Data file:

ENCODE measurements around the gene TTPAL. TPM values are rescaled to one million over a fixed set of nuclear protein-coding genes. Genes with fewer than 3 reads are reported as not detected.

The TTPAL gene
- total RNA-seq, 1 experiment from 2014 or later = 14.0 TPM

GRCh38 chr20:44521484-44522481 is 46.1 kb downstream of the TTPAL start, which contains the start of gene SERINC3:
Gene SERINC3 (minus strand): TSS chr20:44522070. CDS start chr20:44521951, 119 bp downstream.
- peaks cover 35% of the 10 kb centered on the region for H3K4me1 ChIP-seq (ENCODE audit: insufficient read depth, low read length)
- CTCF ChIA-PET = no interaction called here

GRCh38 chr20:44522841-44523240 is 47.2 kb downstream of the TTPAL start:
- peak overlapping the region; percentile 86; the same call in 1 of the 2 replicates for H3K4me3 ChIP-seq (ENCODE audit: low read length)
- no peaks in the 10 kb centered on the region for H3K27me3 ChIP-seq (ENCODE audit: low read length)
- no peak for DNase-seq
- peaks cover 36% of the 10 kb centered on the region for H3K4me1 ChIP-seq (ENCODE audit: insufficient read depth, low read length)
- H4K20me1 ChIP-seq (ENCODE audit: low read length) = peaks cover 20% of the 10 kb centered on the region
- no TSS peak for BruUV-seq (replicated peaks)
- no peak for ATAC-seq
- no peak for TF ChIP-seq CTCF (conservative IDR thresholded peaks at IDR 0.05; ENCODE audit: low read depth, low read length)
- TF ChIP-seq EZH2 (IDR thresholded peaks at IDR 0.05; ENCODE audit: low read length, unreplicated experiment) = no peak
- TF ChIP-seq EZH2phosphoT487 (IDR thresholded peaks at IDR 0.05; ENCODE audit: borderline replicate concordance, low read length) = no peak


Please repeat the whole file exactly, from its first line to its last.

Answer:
ENCODE measurements around the gene TTPAL. TPM values are rescaled to one million over a fixed set of nuclear protein-coding genes. Genes with fewer than 3 reads are reported as not detected.

The TTPAL gene
- total RNA-seq, 1 experiment from 2014 or later = 14.0 TPM

GRCh38 chr20:44521484-44522481 is 46.1 kb downstream of the TTPAL start, which contains the start of gene SERINC3:
Gene SERINC3 (minus strand): TSS chr20:44522070. CDS start chr20:44521951, 119 bp downstream.
- peaks cover 35% of the 10 kb centered on the region for H3K4me1 ChIP-seq (ENCODE audit: insufficient read depth, low read length)
- CTCF ChIA-PET = no interaction called here

GRCh38 chr20:44522841-44523240 is 47.2 kb downstream of the TTPAL start:
- peak overlapping the region; percentile 86; the same call in 1 of the 2 replicates for H3K4me3 ChIP-seq (ENCODE audit: low read length)
- no peaks in the 10 kb centered on the region for H3K27me3 ChIP-seq (ENCODE audit: low read length)
- no peak for DNase-seq
- peaks cover 36% of the 10 kb centered on the region for H3K4me1 ChIP-seq (ENCODE audit: insufficient read depth, low read length)
- H4K20me1 ChIP-seq (ENCODE audit: low read length) = peaks cover 20% of the 10 kb centered on the region
- no TSS peak for BruUV-seq (replicated peaks)
- no peak for ATAC-seq
- no peak for TF ChIP-seq CTCF (conservative IDR thresholded peaks at IDR 0.05; ENCODE audit: low read depth, low read length)
- TF ChIP-seq EZH2 (IDR thresholded peaks at IDR 0.05; ENCODE audit: low read length, unreplicated experiment) = no peak
- TF ChIP-seq EZH2phosphoT487 (IDR thresholded peaks at IDR 0.05; ENCODE audit: borderline replicate concordance, low read length) = no peak